"In December '22, the blockade of the Lachin Corridor started by people not formally connected to the states. However, in January this year, Secretary of State [Antony] Blinken called President Aliyev, asking him to remove it. President Aliyev didn't follow the request. In February, the International Court of Justice unanimously said to President Aliyev, 'This is creating risk for life of the Armenians in Nagorno-Karabakh' and ordered to open the Corridor. He did not follow. What he did instead was to create a security forces blockade."
In February, 15 judges from the International Court of Justice ordered Aliyev to remove the blockade, but the leader did not comply.
Ocampo said that Aliyev's actions send a "very clear signal" that he knows that the blockade puts lives at risk. According to Ocampo, this is a clear sign of Aliyev's genocidal intentions, as ICJ was clear about the consequences of the blockade and its impact on the Armenians.
"So when he is doing this now with security forces, obviously, he had intention to do that. That intention is confirmed because a few months later, he closed off all the traffic," Ocampo said. "For me, at this stage, there is no doubt that genocidal intentions are there."
In a report last month, Ocampo warned that there was a "reasonable basis to believe that a genocide is being committed," suggesting that starvation was being used as an "invisible genocide weapon." He called for the U.N. Security Council to intervene, which would be necessary because Azerbaijan is not a signatory to the statute that established the International Criminal Court.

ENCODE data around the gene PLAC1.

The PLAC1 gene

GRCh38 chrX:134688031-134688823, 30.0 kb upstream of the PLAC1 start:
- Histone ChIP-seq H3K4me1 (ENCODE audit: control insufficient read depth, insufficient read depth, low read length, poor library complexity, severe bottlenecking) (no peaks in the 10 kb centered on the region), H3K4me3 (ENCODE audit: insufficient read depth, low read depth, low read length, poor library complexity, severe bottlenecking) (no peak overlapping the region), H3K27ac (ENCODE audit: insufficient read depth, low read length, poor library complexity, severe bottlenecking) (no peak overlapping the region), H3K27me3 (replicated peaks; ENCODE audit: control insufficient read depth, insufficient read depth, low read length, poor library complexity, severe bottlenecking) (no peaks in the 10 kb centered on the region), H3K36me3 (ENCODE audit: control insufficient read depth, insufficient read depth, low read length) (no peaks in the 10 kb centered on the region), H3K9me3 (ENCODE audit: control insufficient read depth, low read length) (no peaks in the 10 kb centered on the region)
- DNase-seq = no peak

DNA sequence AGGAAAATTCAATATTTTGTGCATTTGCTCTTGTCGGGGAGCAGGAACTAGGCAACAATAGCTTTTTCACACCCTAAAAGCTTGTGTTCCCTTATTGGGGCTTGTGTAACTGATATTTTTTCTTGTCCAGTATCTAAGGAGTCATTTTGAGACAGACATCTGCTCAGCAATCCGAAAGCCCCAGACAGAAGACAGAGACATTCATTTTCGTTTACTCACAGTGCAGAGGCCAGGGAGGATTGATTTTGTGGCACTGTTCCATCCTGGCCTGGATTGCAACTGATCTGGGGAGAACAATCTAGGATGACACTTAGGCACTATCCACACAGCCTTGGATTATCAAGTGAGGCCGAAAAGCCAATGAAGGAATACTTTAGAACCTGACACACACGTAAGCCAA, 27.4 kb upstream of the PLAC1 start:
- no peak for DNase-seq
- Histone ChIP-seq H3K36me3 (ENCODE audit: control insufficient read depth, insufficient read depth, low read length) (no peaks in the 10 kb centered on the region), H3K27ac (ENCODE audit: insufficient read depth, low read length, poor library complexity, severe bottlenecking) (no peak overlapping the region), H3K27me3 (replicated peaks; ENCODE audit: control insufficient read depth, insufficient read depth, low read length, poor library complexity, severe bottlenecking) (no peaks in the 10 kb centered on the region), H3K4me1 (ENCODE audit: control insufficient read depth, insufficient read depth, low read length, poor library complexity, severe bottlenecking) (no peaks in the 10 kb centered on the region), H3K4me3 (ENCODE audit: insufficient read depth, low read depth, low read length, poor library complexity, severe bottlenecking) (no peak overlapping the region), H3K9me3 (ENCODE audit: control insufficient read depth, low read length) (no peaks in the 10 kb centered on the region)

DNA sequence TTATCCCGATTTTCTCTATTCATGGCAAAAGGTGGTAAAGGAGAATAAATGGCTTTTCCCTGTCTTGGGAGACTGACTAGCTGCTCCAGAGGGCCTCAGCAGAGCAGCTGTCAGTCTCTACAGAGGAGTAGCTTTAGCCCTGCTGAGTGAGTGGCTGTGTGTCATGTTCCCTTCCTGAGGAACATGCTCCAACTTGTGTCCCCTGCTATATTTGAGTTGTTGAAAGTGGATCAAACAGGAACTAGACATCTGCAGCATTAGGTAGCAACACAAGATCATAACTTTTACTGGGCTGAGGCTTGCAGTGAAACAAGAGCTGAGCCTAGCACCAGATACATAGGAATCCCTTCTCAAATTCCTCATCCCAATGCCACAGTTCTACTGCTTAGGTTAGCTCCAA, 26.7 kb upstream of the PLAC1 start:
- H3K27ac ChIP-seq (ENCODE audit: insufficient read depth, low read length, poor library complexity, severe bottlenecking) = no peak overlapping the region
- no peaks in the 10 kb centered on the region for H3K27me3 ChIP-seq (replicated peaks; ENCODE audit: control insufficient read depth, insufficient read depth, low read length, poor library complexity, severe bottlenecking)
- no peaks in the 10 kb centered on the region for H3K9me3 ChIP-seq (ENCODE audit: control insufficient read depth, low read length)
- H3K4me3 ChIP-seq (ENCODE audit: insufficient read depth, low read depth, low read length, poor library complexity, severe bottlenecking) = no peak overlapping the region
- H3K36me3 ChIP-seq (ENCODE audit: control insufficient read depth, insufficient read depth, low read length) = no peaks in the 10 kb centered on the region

Phillips agreed that Aliyev's actions could constitute genocide against the Armenians and discussed how Azerbaijan security forces are firing on Armenian farmers, shortening their food supply and terrorizing them with psychological torture.
In his testimony, Phillips argued that Aliyev has waged campaigns intended to dehumanize Armenian Christians.
Regarding the steps that the U.S. should take to prevent these atrocities, Phillips recommends enforcing the sanctions described in Section 907 of the Freedom Support Act, which restricts assistance to the government of Azerbaijan to prevent conflict with neighboring Armenia.
Phillips also cited the Global Magnitsky Act, which consists of targeted sanctions to combat human rights abuses and corruption.
On Wednesday, the U.S. Department of State announced that Blinken spoke with Aliyev about the situation in Nagorno-Karabakh earlier this month.
"[Blinken] reiterated our call to reopen the Lachin Corridor to humanitarian, commercial, and passenger traffic while recognizing the importance of additional routes from Azerbaijan," the statement read. "The Secretary underscored the need for a dialogue and compromise and the importance of building confidence between the parties. He pledged continued U.S. support to the peace process."
The bipartisan Tom Lantos Human Rights Commission was established by the House of Representatives in 2008 to promote and advocate for international human rights.